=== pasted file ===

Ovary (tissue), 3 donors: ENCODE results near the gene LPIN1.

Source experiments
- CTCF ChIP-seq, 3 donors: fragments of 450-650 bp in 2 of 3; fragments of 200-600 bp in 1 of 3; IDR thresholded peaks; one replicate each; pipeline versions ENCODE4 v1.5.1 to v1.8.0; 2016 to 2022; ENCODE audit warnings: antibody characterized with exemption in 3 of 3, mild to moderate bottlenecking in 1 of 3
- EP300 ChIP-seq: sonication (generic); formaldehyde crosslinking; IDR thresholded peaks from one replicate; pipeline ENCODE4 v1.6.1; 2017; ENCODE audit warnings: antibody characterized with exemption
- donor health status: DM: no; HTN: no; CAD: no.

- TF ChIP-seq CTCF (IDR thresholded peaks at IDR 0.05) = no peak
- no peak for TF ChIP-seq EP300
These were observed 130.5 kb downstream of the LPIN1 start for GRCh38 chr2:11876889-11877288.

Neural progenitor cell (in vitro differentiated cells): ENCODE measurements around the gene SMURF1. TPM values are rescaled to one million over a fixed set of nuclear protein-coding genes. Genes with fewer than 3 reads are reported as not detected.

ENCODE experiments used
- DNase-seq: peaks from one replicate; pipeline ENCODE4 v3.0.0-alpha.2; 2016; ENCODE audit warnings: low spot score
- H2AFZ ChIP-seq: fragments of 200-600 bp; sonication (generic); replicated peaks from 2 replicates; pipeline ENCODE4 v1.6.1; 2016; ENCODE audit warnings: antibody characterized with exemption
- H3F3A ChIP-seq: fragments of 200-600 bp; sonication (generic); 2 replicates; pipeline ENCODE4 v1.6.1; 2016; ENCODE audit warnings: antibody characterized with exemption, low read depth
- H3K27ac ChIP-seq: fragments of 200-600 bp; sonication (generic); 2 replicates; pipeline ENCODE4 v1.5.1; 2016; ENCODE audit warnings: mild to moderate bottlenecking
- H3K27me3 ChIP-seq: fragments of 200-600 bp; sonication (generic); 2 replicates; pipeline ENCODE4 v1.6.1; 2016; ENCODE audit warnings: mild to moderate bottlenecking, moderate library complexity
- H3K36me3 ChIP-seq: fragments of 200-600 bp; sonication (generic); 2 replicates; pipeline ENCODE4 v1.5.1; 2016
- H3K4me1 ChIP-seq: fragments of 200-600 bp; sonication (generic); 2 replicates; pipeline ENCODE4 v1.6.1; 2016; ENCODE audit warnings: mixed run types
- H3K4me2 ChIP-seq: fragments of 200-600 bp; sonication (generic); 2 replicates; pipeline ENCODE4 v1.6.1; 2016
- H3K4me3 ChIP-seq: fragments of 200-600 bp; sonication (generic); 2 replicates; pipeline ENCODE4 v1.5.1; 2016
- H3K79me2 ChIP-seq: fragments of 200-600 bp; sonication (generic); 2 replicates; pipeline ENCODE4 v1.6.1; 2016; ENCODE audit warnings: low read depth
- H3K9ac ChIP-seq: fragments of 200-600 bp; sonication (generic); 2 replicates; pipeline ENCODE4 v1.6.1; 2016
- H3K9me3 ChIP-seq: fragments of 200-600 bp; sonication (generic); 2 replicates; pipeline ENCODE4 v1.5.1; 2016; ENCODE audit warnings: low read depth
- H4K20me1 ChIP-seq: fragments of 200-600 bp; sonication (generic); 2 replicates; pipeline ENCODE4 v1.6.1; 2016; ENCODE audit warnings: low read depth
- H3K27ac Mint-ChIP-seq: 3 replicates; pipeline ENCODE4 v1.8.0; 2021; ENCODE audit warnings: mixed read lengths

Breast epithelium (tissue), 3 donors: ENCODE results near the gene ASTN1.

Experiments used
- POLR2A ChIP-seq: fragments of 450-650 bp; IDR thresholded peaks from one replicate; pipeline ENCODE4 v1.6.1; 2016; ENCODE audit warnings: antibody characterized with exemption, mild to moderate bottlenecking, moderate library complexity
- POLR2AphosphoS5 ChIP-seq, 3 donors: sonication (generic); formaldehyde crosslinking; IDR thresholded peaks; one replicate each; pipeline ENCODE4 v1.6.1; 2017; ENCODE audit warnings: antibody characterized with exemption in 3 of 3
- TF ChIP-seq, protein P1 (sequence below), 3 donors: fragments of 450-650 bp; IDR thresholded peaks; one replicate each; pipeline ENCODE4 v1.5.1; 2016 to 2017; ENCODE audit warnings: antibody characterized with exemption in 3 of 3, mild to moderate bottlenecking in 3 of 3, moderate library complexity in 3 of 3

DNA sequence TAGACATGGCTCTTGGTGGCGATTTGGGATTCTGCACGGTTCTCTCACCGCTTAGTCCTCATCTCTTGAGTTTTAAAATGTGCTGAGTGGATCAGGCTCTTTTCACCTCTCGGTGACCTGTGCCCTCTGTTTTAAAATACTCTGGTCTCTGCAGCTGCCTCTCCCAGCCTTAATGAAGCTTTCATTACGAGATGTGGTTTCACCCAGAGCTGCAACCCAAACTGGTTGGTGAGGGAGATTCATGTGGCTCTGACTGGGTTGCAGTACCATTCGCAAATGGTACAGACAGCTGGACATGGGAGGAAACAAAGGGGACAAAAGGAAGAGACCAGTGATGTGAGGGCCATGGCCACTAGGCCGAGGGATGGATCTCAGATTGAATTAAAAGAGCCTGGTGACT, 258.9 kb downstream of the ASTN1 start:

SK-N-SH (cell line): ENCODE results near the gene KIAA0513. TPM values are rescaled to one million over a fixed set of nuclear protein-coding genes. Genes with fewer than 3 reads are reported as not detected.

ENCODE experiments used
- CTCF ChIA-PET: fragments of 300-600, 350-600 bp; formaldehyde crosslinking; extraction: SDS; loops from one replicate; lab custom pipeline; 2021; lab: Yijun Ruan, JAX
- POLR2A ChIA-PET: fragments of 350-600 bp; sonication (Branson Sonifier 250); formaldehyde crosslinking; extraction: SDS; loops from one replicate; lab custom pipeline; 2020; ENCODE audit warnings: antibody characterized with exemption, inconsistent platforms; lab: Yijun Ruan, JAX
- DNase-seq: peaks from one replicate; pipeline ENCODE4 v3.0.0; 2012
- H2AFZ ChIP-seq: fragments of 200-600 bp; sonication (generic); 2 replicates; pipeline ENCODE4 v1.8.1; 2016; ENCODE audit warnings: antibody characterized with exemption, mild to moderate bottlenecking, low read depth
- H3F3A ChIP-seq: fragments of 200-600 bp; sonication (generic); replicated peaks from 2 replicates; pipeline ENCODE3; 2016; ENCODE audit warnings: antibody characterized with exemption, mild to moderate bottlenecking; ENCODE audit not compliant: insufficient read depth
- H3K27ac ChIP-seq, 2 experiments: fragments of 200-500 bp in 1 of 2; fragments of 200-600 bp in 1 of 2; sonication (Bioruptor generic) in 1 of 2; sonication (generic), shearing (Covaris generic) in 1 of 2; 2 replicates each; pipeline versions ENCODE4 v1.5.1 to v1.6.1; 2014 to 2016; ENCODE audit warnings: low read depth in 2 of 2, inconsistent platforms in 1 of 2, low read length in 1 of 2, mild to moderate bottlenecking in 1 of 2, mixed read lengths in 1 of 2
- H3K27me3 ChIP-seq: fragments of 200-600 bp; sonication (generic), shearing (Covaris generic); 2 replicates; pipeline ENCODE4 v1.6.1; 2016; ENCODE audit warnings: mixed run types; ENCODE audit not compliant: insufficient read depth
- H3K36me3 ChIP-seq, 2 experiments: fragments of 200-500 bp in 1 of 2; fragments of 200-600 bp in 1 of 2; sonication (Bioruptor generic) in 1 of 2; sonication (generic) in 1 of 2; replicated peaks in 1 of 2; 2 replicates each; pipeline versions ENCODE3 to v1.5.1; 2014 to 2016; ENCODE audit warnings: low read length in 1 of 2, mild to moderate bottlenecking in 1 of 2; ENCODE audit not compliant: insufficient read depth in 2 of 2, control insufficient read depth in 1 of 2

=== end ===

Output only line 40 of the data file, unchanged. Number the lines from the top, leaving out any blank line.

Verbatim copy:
- H3K36me3 ChIP-seq, 2 experiments: fragments of 200-500 bp in 1 of 2; fragments of 200-600 bp in 1 of 2; sonication (Bioruptor generic) in 1 of 2; sonication (generic) in 1 of 2; replicated peaks in 1 of 2; 2 replicates each; pipeline versions ENCODE3 to v1.5.1; 2014 to 2016; ENCODE audit warnings: low read length in 1 of 2, mild to moderate bottlenecking in 1 of 2; ENCODE audit not compliant: insufficient read depth in 2 of 2, control insufficient read depth in 1 of 2